It’s called calving difficulty for a reason. They’re difficult to deliver, it’s difficult for the calf to survive, it’s difficult to watch it die, and it’s difficult to lose the $1,250 the calf could have sold for in fall. The Beef Cattle Research Council’s 2019 Adoption Rates of Recommended Practices by Cow-Calf Operators in Canada report indicated that around half of all preweaning death losses occur within 24 hours after birth, with a significant proportion of those attributed to calving difficulties. How you help a calf in the first few hours after a difficult birth is critical to determining whether it will survive to weaning or not.
It’s well known that providing timely calving assistance, effective calf resuscitation and colostrum are critical. But how you do these things is just as important as what you do. These calves have already been through a lot – providing the wrong kind of help can make it harder for them to survive. Sometimes doing the wrong thing is also harder for you. Continue reading →
The Beef Cattle Research Council (BCRC) is Canada’s industry-led funding agency for beef, cattle and forage research. Its mandate is to determine research and development priorities for the Canadian beef cattle industry and to administer the Canadian Beef Cattle Check-Off funds allocated to research. The BCRC is led by a 14-member Council, comprised of 13 producers and one member at large, who proportionally represent each province’s research allocation of the Canadian Beef Cattle Check-Off.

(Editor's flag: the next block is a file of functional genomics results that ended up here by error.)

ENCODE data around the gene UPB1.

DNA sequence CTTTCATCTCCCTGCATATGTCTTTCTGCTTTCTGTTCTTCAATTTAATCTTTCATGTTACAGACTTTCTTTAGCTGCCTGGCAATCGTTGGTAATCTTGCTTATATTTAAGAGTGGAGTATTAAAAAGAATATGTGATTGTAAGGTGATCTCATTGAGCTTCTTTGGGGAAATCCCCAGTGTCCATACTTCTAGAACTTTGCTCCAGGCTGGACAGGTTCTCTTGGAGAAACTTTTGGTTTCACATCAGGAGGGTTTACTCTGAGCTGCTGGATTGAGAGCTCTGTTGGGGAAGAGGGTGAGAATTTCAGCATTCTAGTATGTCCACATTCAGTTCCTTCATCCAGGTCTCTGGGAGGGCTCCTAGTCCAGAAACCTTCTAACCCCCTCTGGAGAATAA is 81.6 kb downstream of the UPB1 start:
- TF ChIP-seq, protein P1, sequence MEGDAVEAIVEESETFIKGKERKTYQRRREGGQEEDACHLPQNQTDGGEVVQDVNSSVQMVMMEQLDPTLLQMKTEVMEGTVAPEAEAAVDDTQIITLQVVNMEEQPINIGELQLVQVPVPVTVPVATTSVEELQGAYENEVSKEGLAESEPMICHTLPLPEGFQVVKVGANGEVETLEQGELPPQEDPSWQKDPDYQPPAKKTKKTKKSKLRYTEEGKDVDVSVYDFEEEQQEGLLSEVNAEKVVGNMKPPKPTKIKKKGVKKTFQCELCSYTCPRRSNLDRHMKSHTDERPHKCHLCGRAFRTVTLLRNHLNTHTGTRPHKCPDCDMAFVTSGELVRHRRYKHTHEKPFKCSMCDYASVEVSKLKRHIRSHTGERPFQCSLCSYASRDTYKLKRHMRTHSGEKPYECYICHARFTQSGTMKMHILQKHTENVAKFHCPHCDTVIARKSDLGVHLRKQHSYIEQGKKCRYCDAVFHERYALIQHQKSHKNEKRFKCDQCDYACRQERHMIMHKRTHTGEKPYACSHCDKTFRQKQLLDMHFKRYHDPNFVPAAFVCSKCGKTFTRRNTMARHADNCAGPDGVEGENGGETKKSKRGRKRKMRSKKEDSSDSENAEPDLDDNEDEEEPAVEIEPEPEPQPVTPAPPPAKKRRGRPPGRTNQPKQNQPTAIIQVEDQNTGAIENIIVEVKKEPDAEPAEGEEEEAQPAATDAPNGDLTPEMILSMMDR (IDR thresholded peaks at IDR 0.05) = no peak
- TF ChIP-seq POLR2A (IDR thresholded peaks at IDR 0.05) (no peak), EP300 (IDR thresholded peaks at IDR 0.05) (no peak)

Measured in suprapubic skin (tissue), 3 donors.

The BCRC is completing its third year of a ten-year plan presented with the increase in Canadian Beef Cattle Check-Off in 2018/19. The allocation of check-off funding to beef research increased to be in line with the National Strategy recommendations – acknowledging historic under funding of research and the need to address many significant priorities.
BCRC continues to operate within a 10-year plan in an effort to manage multi-year research funding contracts (3 to 10 years in length). This plan is built on the assumption that provincial allocations of the national check-off to research will remain unchanged moving forward. Continue reading →
As someone who follows the BCRC Blog, you’re almost guaranteed to be what we call a ‘Canadian beef industry stakeholder’, meaning you
own or manage beef cattle,
conduct research on beef, cattle or forages,
are a large animal veterinarian,
own or work for an abattoir/beef processor,
are a government employee in a beef-related role,
work or volunteer for an organization that actively supports the beef industry, or
have another valuable role that supports and relies on Canadian beef production.
You hold a stake in the industry, so the Beef Cattle Research Council (BCRC) relies on your input on research and extension issues.